These days, most pitching, the backbone of public relations, starts with an email. You spend hours fine-tuning a pitch with your team, before sending it off to a reporter with your fingers crossed. Often it’s a hit, but sometimes it falls flat.
No responses to your initial email doesn’t necessarily mean that you made a bad pitch or that your announcement isn’t newsworthy. Whether you get a response or not often depends on factors that are out of your hands: a crowded inbox, a misread subject line, poor timing, etc.
Clearly, you can’t solely rely on email, because it isn’t a perfect communication tool. You have to reach the reporters where they are (always keeping in mind that some reporters prefer email-only interaction).
Below, are some strategies from Highwire Walkers on how they like to get in front of reporters, and what to do when you get ahold of them:
Phone Pitching — Andrea Torres, SAE
Public relations and sales have one thing in common – phone calls. Just like salespeople, PR people need to be friendly and get to the point quickly to do our jobs well. When pitching reporters, keep the following in mind:
Do your research: Have you taken the time to dig into your contacts? Have you read or at least skimmed recent stories? If not, stop what you are doing – you are not ready to pick up the phone. Before dialing, spend the time to know whom you are calling and what they are writing about. This step will make sure you make a good first impression and that you are prepared should you have to think of news angles on the fly.
Have a plan: Researching your targets beforehand is one thing, but it won’t get you very far if you haven’t gotten your thoughts and key conversation points organized. This might mean creating an outline to guide you or writing out an entire script. The takeaway is here is to set yourself up for success so to that you can get your point across.
Get to the point: If you want to lock in that briefing, don’t waste a journalist’s time; make your point quickly and concisely. This step is easier if you’ve followed step 1 and 2.
Be Nice: PR is all about relationships, so be nice. When talking to journalists on the phone, ask about their day and smile. It might seem odd, but smiling helps you relax and sound more pleasant.
Twitter Pitching — Ben Noble, AE
Twitter is a high-risk/high-reward platform that can help quickly catch a journalist outside their busy inbox. Journalists who frequently use Twitter are likely to engage in conversation and/or acknowledge posts from their followers. I recommend grabbing the journalist’s attention online with an eye-catching message and then shifting the conversation to email.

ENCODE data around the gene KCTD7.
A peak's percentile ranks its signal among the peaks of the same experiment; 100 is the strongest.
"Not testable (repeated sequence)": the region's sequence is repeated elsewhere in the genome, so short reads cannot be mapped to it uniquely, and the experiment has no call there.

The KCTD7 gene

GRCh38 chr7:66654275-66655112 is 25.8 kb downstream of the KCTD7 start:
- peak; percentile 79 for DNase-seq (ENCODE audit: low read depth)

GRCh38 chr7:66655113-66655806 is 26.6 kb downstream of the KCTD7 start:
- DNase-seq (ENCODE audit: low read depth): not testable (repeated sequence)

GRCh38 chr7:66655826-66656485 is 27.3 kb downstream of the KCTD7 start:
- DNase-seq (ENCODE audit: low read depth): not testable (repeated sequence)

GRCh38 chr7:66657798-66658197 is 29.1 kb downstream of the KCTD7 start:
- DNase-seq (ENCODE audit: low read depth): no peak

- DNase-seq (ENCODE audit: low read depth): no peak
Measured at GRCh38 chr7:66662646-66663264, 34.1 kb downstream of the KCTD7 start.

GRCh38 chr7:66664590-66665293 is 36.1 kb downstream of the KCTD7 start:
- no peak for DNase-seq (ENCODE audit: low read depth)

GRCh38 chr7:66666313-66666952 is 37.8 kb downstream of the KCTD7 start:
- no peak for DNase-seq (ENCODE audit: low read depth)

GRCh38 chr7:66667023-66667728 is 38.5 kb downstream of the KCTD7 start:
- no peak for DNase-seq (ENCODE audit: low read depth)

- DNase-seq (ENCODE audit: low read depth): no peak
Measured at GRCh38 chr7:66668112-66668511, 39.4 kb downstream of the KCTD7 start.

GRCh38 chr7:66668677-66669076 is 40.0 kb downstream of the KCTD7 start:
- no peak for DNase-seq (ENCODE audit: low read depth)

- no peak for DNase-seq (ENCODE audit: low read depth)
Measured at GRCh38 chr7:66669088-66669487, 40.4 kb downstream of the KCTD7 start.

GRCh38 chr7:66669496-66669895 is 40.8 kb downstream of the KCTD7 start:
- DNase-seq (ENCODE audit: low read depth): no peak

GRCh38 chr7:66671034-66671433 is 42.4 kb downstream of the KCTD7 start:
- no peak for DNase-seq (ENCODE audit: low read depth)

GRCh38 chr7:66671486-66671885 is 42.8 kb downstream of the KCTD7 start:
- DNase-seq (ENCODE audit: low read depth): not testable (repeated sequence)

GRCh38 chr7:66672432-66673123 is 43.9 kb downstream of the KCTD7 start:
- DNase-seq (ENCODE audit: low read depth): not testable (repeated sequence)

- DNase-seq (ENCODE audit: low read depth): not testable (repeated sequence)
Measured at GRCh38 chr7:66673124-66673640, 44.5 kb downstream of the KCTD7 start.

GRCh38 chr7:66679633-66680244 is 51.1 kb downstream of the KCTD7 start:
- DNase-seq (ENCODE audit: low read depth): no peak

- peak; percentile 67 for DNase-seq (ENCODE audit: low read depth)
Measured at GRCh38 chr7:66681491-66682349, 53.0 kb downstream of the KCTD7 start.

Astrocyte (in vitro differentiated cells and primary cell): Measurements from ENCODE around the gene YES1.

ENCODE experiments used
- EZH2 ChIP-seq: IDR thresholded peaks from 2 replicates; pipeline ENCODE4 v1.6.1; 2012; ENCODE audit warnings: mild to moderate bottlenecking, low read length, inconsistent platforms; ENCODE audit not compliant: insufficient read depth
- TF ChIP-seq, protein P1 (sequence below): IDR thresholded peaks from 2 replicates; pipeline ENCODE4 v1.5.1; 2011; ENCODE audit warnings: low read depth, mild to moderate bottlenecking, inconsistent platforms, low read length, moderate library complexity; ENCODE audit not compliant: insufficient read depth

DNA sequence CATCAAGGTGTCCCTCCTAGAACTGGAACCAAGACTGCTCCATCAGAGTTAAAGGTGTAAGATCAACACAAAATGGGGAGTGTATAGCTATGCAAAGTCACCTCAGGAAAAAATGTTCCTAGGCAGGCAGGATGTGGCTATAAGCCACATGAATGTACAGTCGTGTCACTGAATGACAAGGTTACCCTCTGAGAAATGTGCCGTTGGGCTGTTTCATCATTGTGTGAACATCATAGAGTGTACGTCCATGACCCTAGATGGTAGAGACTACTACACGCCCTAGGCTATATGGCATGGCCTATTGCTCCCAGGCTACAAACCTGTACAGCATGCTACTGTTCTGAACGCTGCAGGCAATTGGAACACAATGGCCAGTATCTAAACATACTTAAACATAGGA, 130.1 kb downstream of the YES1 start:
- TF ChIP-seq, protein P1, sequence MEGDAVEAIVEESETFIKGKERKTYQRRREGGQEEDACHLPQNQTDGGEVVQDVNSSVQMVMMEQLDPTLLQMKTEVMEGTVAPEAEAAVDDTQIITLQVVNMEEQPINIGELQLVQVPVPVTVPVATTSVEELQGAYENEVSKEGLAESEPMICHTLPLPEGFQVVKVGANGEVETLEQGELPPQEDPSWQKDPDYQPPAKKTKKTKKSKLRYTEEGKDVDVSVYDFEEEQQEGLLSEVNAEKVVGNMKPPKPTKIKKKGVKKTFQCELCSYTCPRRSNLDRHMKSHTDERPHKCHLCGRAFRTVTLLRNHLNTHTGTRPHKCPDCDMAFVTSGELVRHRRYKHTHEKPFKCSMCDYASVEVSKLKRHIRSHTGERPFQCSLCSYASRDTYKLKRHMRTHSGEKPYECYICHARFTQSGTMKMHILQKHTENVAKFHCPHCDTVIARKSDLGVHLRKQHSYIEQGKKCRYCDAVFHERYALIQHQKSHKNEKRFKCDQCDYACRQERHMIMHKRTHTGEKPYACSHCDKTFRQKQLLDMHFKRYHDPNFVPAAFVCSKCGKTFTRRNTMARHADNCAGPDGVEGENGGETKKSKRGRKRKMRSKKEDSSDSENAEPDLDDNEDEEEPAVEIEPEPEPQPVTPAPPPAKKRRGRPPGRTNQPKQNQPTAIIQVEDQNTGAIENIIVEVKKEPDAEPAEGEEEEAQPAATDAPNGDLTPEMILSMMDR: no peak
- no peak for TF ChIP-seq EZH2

Don’t jump headfirst into a pitch: Nobody wants unsolicited pitches clogging up their timeline. Instead, offer insight into an article or post presented on the journalist’s feed. Share your perspective, ask them for their thoughts and offer counterpoints to topics of discussion. Building Twitter relationships starts with a courting process. Once you have a proper cadence of back and forth, indicate that you may have someone who can further address the topic (your client) and offer to send an email.
Avoid pitching several reporters at once. Twitter is an open forum and your tweets are public. Spamming journalists will be noticed and frowned upon.
Follow up – but not the same way as you would through email. If a journalist doesn’t reply to your first attempt at conversation, don’t be dissuaded. Feel free to follow up by prompting another discussion. Don’t remind the journalist of your initial post. Instead, start a new conversation to show that you are legitimately interested in the journalist’s perspective. Again, Twitter relationships involve courting. Prove that you are a committed follower rather than a one-off attention seeker.
Pitching In-Person — Lauren Kido, SAE
For PR pros, seeing reporters in-person is like a celebrity sighting: you usually know so much about them, have the perfect conversation scripted out in your head and are a little hesitant to approach them at first. But, whether the sighting happens at a networking event, conference, tradeshow or at your local coffee shop, here are a few things to keep in mind when pitching reporters in-person:
Make it a conversation: Meeting in-person is an excellent way to build relationships for your client, but it shouldn’t all be business. Strike up a conversation about non-work related topics, and if you’re following a reporter on social media, now’s your chance to ask about the new puppy or how relaxing that beach vacation was (just be sure first to note that you saw their tweet).
Ask questions: You’ve emailed, called and tweeted and now you’re chatting face-to-face! Use this valuable time to get a better sense of what the reporter is working on by asking what they’re interested in covering, tired of hearing about and what thoughts they have on industry trends. It’s also helpful to understand how they might like to be pitched in the future so you can pass this information along to the rest of your team.
Have business cards handy: Business cards should always be kept on hand at any networking event. Make sure to write your client names and websites on your business cards so reporters can easily jog their memory when they are sorting through cards at the end of a long night.
Pitching on Twitter, in-person, on the phone — it can all be daunting. But, with some practice, you get the hang of it, and the coverage will start coming in.
Written by Ben Levine, an Account Associate in San Francisco, with help from Lauren Kido, Ben Noble and Andrea Torres